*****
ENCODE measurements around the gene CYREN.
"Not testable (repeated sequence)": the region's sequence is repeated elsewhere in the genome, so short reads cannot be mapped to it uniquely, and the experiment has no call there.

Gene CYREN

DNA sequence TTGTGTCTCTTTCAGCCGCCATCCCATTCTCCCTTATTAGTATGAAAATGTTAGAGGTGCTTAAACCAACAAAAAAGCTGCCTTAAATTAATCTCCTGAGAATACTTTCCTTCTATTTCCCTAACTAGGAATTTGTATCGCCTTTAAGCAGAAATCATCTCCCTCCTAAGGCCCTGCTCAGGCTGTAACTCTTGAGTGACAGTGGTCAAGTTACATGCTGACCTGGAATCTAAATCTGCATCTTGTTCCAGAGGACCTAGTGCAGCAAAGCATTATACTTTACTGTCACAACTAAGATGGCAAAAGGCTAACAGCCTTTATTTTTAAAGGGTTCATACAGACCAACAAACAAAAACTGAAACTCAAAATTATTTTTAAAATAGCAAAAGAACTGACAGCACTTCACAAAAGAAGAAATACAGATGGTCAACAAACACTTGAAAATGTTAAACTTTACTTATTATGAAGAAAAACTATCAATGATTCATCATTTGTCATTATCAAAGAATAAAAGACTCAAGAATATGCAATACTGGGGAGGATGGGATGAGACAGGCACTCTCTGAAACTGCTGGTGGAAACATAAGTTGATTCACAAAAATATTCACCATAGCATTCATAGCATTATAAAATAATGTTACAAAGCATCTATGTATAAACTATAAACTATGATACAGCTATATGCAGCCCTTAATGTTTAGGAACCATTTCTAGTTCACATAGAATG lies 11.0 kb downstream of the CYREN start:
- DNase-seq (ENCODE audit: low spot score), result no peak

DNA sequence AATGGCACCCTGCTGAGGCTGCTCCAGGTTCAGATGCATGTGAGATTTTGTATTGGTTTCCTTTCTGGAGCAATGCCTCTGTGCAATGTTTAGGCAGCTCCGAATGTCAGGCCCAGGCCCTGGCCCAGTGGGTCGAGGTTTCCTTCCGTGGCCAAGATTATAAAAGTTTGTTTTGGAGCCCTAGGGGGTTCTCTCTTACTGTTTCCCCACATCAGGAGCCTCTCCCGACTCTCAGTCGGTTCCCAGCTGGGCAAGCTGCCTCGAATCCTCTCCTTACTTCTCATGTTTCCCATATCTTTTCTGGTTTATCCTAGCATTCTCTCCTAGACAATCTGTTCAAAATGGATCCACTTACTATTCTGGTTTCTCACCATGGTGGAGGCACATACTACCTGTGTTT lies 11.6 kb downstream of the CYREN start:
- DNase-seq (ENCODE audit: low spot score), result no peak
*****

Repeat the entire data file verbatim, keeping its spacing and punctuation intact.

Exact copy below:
ENCODE measurements around the gene CYREN.
"Not testable (repeated sequence)": the region's sequence is repeated elsewhere in the genome, so short reads cannot be mapped to it uniquely, and the experiment has no call there.

Gene CYREN

DNA sequence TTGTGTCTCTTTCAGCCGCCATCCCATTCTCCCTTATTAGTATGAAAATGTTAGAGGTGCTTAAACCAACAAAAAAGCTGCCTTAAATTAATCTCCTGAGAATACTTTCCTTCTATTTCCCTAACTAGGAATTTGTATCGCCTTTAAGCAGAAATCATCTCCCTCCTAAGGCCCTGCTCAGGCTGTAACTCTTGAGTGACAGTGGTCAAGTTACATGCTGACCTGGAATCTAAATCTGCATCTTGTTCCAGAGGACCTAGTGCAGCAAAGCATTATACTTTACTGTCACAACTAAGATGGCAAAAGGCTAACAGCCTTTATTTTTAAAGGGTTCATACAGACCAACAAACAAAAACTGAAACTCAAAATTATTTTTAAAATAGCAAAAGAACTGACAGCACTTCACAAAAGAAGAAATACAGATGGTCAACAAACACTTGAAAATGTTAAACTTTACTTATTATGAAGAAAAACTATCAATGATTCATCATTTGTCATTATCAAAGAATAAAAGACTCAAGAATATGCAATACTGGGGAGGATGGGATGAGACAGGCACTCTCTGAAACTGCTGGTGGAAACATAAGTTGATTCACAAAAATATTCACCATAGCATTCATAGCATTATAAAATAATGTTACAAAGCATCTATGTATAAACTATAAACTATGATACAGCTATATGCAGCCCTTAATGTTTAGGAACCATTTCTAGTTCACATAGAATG lies 11.0 kb downstream of the CYREN start:
- DNase-seq (ENCODE audit: low spot score), result no peak

DNA sequence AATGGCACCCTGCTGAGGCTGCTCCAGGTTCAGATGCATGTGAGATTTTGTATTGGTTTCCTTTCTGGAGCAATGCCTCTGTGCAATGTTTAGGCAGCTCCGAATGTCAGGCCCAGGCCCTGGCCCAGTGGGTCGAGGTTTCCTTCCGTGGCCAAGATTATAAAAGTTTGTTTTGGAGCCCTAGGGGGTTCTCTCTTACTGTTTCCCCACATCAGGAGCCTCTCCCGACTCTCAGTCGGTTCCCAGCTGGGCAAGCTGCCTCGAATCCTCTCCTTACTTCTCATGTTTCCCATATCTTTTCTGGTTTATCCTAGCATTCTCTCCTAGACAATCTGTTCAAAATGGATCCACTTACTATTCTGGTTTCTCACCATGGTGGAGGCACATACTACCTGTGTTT lies 11.6 kb downstream of the CYREN start:
- DNase-seq (ENCODE audit: low spot score), result no peak